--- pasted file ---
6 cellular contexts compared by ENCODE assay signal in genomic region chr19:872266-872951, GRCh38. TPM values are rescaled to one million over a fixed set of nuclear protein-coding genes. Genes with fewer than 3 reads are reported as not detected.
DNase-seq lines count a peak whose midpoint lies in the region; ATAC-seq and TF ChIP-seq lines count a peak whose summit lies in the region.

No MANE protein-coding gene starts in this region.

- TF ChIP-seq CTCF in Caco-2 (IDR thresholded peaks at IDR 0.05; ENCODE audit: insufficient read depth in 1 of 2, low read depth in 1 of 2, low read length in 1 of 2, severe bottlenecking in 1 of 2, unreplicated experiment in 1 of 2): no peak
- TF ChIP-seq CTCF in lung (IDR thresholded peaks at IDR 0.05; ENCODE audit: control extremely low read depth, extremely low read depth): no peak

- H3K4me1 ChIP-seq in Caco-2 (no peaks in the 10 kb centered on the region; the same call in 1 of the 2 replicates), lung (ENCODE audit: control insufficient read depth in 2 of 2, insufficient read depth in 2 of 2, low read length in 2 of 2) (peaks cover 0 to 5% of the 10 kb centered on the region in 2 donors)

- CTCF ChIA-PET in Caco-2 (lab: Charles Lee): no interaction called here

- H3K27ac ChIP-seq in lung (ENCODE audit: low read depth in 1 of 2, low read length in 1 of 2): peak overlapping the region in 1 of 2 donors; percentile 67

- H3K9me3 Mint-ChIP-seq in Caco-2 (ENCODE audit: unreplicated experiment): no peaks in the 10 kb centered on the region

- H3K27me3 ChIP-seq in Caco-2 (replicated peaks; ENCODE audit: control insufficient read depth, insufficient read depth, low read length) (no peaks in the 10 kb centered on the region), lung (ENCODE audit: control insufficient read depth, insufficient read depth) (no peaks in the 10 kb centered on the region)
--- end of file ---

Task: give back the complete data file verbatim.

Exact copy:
6 cellular contexts compared by ENCODE assay signal in genomic region chr19:872266-872951, GRCh38. TPM values are rescaled to one million over a fixed set of nuclear protein-coding genes. Genes with fewer than 3 reads are reported as not detected.
DNase-seq lines count a peak whose midpoint lies in the region; ATAC-seq and TF ChIP-seq lines count a peak whose summit lies in the region.

No MANE protein-coding gene starts in this region.

- TF ChIP-seq CTCF in Caco-2 (IDR thresholded peaks at IDR 0.05; ENCODE audit: insufficient read depth in 1 of 2, low read depth in 1 of 2, low read length in 1 of 2, severe bottlenecking in 1 of 2, unreplicated experiment in 1 of 2): no peak
- TF ChIP-seq CTCF in lung (IDR thresholded peaks at IDR 0.05; ENCODE audit: control extremely low read depth, extremely low read depth): no peak

- H3K4me1 ChIP-seq in Caco-2 (no peaks in the 10 kb centered on the region; the same call in 1 of the 2 replicates), lung (ENCODE audit: control insufficient read depth in 2 of 2, insufficient read depth in 2 of 2, low read length in 2 of 2) (peaks cover 0 to 5% of the 10 kb centered on the region in 2 donors)

- CTCF ChIA-PET in Caco-2 (lab: Charles Lee): no interaction called here

- H3K27ac ChIP-seq in lung (ENCODE audit: low read depth in 1 of 2, low read length in 1 of 2): peak overlapping the region in 1 of 2 donors; percentile 67

- H3K9me3 Mint-ChIP-seq in Caco-2 (ENCODE audit: unreplicated experiment): no peaks in the 10 kb centered on the region

- H3K27me3 ChIP-seq in Caco-2 (replicated peaks; ENCODE audit: control insufficient read depth, insufficient read depth, low read length) (no peaks in the 10 kb centered on the region), lung (ENCODE audit: control insufficient read depth, insufficient read depth) (no peaks in the 10 kb centered on the region)